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BOOK REVIEW : Journey Rediscovers Family’s Golden Age

Forgive me, but I confess that I was prepared to enjoy “When the World Was Whole” from the moment that I glanced at the author’s photograph on the dust jacket. His sly smile, the gleam in his eyes, and even the lines on his careworn face hold out the promise of worldly-wise good humor and tales well told. And when I read Charles Fenyvesi’s marvelous stories of Jewish life in Hungary in bygone times, I discovered that my intuition was wholly correct.

Born in a small town in Hungary in 1937, Fenyvesi and his parents managed to survive the Holocaust on forged papers, and he reached the United States only after the Hungarian uprising of 1956. (Today, Fenyvesi is a garden columnist and a journalist at U. S. News & World Report.) The world that Fenyvesi knew as a child--and, tragically, most of the people who inhabited that world--were doomed to utter destruction. All that remains are memories; but in Fenyvesi’s hands, the memories turn out to be a rich legacy indeed.

“When the World Was Whole” opens with Fenyvesi’s journey of discovery to the towns and villages of Hungary and Transylvania where his ancestors lived and worked for more than four centuries. Soon enough, however, Fenyvesi falls under the spell of the stories that he heard as a young child, ranging from the legends of the Baal Shem Tov to the commonplaces of his own family history. Suddenly, we are aloft on a magic carpet, floating back and forth from our own benighted times to what Fenyvesi calls “a golden age that now seems farther away than the heavens.”

We are introduced to the ghosts of the patriarchs and matriarchs of Fenyvesi’s family; we are witness to their most intimate dreams and longings, their darkest secrets and deepest tragedies. And, once we have come to know them and understand why Fenyvesi loves them so, we are confronted with their terrible fates. “When the World Was Whole” is emblematic of Jewish storytelling in the 20th Century--the dreamer of the golden dream awakes in Auschwitz.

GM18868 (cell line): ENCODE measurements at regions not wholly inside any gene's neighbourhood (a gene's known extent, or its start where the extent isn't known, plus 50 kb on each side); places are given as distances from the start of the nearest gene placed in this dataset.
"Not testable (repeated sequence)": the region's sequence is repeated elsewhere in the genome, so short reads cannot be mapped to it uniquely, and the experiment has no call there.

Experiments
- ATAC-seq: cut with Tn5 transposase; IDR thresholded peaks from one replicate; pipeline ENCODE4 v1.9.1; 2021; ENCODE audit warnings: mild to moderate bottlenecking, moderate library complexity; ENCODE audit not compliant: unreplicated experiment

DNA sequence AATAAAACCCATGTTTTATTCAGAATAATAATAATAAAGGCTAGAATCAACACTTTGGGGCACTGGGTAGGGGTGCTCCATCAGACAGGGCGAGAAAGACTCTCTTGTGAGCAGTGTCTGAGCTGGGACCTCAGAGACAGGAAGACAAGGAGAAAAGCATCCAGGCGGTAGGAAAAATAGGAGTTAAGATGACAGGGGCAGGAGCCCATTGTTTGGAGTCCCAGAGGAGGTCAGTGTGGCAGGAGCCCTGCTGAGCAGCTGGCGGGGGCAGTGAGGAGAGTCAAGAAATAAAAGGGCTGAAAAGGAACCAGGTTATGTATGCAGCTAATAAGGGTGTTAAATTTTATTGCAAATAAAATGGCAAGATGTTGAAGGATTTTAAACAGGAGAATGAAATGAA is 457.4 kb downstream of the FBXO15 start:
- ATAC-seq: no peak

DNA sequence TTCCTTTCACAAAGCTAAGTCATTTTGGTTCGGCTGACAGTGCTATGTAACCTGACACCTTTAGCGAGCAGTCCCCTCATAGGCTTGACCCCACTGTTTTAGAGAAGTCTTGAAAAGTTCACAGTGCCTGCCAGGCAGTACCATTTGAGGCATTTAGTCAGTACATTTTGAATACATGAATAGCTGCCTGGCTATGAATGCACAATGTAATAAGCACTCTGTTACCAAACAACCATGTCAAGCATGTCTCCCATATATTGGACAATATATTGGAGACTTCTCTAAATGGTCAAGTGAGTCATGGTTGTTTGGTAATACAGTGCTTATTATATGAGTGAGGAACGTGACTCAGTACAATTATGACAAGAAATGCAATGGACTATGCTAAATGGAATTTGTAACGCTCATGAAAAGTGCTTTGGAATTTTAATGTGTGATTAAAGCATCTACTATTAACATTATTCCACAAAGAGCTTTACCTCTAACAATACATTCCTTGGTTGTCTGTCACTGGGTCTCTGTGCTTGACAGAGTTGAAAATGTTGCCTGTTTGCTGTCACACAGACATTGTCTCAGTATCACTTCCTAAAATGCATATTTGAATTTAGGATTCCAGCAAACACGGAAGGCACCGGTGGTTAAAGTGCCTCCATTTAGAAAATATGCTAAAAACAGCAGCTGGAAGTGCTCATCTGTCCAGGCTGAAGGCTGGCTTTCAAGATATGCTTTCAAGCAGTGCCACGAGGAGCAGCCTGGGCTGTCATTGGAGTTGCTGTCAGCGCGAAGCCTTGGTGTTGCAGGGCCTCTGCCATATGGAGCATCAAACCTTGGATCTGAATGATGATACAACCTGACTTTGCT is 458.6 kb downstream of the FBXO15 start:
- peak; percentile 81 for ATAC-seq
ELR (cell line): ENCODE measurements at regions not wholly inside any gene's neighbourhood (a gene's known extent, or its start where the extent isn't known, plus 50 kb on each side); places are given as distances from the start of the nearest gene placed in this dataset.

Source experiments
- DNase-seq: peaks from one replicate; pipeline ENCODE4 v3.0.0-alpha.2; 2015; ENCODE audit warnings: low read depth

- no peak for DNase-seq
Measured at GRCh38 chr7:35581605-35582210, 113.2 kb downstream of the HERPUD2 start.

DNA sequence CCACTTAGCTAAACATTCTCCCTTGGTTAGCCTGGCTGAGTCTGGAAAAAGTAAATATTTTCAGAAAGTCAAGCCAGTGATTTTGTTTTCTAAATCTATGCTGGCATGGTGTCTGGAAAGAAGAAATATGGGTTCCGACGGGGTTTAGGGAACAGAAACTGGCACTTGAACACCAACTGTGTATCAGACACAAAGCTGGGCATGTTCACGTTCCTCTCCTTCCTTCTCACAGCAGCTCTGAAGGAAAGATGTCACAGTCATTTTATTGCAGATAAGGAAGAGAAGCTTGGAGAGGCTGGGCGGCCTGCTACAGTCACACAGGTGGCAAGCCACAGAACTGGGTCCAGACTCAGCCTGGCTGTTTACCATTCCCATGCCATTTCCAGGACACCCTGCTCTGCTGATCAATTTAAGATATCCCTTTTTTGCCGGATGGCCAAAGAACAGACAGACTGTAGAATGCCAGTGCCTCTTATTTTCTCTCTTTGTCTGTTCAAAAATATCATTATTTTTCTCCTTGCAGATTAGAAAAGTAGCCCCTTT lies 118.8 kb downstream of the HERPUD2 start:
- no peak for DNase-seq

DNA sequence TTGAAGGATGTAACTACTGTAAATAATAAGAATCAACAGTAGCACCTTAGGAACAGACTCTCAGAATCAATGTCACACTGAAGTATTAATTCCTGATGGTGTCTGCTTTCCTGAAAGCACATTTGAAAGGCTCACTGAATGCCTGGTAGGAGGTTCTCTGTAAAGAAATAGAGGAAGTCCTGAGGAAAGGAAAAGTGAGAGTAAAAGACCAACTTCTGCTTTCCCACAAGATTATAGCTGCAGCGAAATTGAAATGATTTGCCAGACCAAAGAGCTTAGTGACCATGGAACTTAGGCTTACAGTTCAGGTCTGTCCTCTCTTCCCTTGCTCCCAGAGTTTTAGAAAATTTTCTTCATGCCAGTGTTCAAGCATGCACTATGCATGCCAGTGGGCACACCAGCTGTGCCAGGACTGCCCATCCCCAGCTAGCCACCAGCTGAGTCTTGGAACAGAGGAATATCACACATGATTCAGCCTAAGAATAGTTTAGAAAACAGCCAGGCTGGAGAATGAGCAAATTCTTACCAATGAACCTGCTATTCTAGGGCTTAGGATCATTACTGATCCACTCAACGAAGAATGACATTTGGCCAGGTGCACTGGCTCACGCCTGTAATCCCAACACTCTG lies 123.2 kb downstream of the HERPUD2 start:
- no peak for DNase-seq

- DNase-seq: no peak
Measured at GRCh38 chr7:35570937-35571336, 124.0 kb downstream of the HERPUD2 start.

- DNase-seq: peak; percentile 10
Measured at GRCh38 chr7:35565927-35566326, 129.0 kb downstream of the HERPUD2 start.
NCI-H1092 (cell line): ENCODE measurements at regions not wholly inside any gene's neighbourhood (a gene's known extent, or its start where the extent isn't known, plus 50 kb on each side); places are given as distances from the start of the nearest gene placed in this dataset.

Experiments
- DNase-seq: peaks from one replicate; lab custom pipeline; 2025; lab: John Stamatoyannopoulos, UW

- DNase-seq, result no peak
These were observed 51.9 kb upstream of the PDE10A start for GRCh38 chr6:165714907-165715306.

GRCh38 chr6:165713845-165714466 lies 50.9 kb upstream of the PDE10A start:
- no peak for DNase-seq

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But Fenyvesi’s book is hardly a dirge; rather, it is an unabashed (and unashamedly sentimental) celebration of a world of grace and beauty, a world of order and balance. Each vivid character in Fenyvesi’s stories somehow ennobles and enriches the lives of others. We meet a wonder-working rabbi who believes in the curative power of songs and dreams; a strange, obsessed nobleman (“I am myself a ghost”) who bestows wealth and power on a humble Jewish man; a drunken coachman whose failings are eclipsed by the gift of song: “When this coachman sings, the angels start to sing.”

The bounties of the soil amount to a persistent theme in “When the World Was Whole,” and Fenyvesi’s rich prose is redolent of worked earth. His ancestors were farming the hinterlands of Hungary and Transylvania when it was still illegal for Jews to own land and he traces the rise and fall of his family according to its tenure on the land. For Fenyvesi, the fruits of the earth are a philosopher’s stone of enduring value, and a metaphor for the fate of humankind.

“I pick up a walnut from the ground,” he writes of a visit to the scene of his family’s former glories in eastern Hungary. “Its soft husk is half green, full of live tissue, and half black and dead, and I hear myself muttering the opening words of the Kaddish, the Hebrew prayer for the dead that does not once mention dying or death or the dead, but which helps the soul free itself from the body and rise to a higher sphere.”

Of course, there is a dangerous edge to Fenyvesi’s reverie. The order and balance that he describes so lyrically and so longingly were a cruel illusion, and even the most exalted, kind and beautiful people in his tales were destined to suffer the very worst fate that the human imagination was able to conceive. And he is not afraid to ask out loud: Why did the family forfeit its blessings and fall from grace?

The question has no answer. The very act of retelling these stories, Fenyvesi insists, is a powerful ritual of redemption.

“We can still recapture bits and pieces from a world that was once whole, in which lives were aligned in secret symmetries, one good deed invoked another, and a gift from heaven passed from one generation to another,” he explains. “Telling stories about such a world helps restore it, and the storyteller prescribes a miracle each time he recalls an instance of heaven bending to a human being with a pure heart and a soul on fire.”

Next: Richard Eder reviews “The Healer” by Aharon Appelfeld (Grove Weidenfeld). WHEN THE WORLD WAS WHOLE. Three Centuries of Memories b y Charles Fenyvesi . Viking. $19.95, 268 pages


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